The Society of Saint Pius X firmly embraces a traditional Catholic worldview. We seek to give God the worship that is His due and lead souls to Him by the propagation of the traditional Mass and sacraments - the means of sanctifying grace in our lives and our union with God.
Because of its loyalty to Tradition, the Society often encounters resistance. But although the reforms of the recent Council are praised in the world for the most part, it is a fact that Vatican II brought the Catholic Church into an unprecedented crisis.
The smoke of Satan has penetrated into the temple of God through some crack," Paul VI lamented on June 29, 1972. Pope Benedict XVI, in his letter to the bishops of the world on March 10, 2009, wrote that the belief "to extinguish much of the world" was threatening "like a flame that can't find any more food.
The decline of Catholic life was caused by a crisis of faith emanating from the pulpits and Catholics themselves. There is no point today of the Creed that is not contested by Catholic priests, professors, and even bishops, whether it's the divine nature of Our Lord, the salvation of the world through His crucifixion, His true resurrection, or the foundation of the Church.
Witness to Catholic Tradition
The Society, on the other hand, adheres to the perennial Faith of the Church. It represents no special teachings but lives from the Faith that has shaped countless generations of Catholics and is still alive today. It is governed by the Magisterium of the Church, which found its expression in the councils and teaching of the popes, and in light of which the Second Vatican Council and its subsequent popes must be judged, since what was true until 1965 cannot suddenly become wrong.
The Society believes that Christ founded only one Church and that the Catholic Faith was not an invention of men, but was revealed by God Himself. The Society continues to insist that man is called to an eternal life with God, but there is also eternal hell for those who die away from God in mortal sin. It is therefore not indifferent what man believes and to which religion he belongs.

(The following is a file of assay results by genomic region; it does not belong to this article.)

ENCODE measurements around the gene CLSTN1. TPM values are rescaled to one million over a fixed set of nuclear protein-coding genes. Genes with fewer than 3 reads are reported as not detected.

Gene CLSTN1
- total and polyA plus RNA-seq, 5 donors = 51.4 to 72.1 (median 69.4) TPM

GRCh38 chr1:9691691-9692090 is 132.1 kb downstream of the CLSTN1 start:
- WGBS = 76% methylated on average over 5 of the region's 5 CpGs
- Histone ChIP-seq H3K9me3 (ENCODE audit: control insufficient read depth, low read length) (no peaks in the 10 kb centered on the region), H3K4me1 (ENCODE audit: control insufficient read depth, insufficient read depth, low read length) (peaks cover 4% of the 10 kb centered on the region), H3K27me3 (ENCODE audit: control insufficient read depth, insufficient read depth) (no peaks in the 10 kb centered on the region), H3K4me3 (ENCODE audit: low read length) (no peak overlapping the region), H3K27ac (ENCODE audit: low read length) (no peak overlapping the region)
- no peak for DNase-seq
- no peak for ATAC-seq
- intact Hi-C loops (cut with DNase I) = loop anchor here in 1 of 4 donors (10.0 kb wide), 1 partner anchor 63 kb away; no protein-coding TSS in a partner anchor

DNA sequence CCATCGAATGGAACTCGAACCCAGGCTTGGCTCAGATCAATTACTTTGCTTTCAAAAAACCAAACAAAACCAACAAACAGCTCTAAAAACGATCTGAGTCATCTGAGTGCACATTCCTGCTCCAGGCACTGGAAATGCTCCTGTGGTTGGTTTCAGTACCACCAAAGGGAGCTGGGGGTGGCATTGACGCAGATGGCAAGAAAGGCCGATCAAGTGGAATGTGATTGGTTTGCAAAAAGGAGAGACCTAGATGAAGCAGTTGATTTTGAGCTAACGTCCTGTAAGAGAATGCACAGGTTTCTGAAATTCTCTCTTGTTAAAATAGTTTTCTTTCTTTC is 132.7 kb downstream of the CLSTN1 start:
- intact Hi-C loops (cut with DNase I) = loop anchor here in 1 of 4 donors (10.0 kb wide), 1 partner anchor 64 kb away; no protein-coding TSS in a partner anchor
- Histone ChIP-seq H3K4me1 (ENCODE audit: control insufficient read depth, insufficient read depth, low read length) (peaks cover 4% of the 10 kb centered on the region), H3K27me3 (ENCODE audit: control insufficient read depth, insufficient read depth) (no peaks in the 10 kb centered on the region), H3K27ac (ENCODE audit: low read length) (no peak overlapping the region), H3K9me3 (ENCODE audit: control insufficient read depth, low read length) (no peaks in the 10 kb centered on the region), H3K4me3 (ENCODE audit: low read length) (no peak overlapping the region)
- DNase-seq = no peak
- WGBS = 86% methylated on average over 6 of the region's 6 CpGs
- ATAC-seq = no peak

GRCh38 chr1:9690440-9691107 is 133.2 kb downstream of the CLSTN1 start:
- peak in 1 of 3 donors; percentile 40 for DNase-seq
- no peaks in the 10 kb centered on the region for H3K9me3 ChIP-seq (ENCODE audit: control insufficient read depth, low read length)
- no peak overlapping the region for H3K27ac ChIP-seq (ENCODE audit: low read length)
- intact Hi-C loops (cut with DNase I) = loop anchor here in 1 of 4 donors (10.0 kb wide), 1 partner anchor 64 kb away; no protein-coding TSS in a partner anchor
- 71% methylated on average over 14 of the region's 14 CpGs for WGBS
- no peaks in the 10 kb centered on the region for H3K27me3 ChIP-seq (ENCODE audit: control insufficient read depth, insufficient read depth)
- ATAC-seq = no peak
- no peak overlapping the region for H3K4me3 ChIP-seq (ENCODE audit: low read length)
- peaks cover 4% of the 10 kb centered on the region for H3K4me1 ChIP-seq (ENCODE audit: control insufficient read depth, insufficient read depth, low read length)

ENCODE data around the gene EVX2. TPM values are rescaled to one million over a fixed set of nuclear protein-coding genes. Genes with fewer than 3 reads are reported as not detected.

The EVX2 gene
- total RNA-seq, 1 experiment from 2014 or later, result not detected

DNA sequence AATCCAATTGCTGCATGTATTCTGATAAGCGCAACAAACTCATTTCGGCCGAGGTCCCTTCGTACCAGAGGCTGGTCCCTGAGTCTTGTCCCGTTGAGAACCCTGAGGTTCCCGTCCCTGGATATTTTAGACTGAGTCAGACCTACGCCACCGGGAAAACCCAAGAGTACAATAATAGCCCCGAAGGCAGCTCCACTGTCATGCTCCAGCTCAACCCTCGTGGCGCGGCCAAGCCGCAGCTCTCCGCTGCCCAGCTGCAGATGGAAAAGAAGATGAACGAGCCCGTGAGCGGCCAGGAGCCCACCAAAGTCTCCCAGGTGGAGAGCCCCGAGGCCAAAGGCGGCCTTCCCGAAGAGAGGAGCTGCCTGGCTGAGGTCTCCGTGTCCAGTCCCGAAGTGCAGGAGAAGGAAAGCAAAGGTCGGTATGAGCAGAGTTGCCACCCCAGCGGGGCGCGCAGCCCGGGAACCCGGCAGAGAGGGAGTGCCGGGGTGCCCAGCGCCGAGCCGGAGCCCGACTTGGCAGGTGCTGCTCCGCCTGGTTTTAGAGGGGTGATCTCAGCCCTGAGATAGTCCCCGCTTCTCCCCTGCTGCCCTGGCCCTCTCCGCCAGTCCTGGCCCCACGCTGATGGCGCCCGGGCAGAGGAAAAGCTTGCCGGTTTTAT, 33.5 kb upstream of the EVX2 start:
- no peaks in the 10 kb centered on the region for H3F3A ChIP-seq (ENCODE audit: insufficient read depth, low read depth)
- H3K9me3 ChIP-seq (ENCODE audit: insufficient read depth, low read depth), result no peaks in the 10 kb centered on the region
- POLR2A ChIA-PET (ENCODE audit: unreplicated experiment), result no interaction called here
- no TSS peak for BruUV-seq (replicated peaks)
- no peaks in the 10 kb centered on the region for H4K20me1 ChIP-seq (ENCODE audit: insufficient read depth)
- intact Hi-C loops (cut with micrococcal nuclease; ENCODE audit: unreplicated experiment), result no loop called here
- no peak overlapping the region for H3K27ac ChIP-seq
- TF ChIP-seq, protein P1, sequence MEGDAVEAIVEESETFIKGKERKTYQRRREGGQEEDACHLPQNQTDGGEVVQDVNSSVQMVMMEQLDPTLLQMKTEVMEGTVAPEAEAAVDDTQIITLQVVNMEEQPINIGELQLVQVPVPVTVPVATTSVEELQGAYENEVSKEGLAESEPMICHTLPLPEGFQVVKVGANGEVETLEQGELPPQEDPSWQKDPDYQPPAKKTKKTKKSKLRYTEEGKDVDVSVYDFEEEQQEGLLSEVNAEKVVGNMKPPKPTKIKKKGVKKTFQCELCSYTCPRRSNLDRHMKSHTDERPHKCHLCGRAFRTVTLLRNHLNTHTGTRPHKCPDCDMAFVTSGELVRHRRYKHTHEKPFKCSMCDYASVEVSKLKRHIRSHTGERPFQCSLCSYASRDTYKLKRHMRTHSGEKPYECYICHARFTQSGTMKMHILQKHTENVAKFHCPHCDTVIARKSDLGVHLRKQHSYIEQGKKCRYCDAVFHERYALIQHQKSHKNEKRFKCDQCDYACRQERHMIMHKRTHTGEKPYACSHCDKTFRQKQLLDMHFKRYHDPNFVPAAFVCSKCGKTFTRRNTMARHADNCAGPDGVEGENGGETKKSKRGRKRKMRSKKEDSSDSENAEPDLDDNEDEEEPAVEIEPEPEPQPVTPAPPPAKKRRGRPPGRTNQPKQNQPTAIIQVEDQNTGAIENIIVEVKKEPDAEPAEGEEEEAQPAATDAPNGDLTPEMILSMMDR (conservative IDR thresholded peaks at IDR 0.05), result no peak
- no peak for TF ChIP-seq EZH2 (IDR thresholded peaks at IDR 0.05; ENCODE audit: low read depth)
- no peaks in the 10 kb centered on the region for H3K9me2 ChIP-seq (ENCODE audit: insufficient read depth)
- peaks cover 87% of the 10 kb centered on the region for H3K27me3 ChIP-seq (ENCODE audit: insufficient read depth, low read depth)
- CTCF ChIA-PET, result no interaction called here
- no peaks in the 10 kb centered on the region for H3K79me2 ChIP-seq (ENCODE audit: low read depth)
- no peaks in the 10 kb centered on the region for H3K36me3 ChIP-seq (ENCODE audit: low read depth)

Sadly, many confusing and erroneous ideas have weakened and continue to weaken our modern understanding of the truth. These false teachings draw souls away from God.
Stirred by pity and compassion, the SSPX seeks to expose the grave dangers such ideas pose to the ultimate happiness both of every individual and of society as a whole.
Who can deny that Catholics in the latter part of the 20th century are confused? A glance at what has happened in the Church over the past 20 years is enough to convince anyone that this is a relatively recent phenomenon. Only a short time ago the path was clearly marked: either one followed it or one did not. One had the Faith—or perhaps had lost it—or had never had it. But he who had it—who had entered the Church through baptism, who had renewed his baptismal promises around the age of 12 and had received the Holy Ghost on the day of his confirmation—such a person knew what he had to believe and what he had to do...m
any today no longer know. They hear all sorts of astonishing statements in the churches, they read things contrary to what was always taught, and doubt has crept into their minds.
We naturally ask, therefore, what brought on this state of things? (Archbishop Marcel Lefebvre, Open Letter to Confused Catholics, Ch. 1)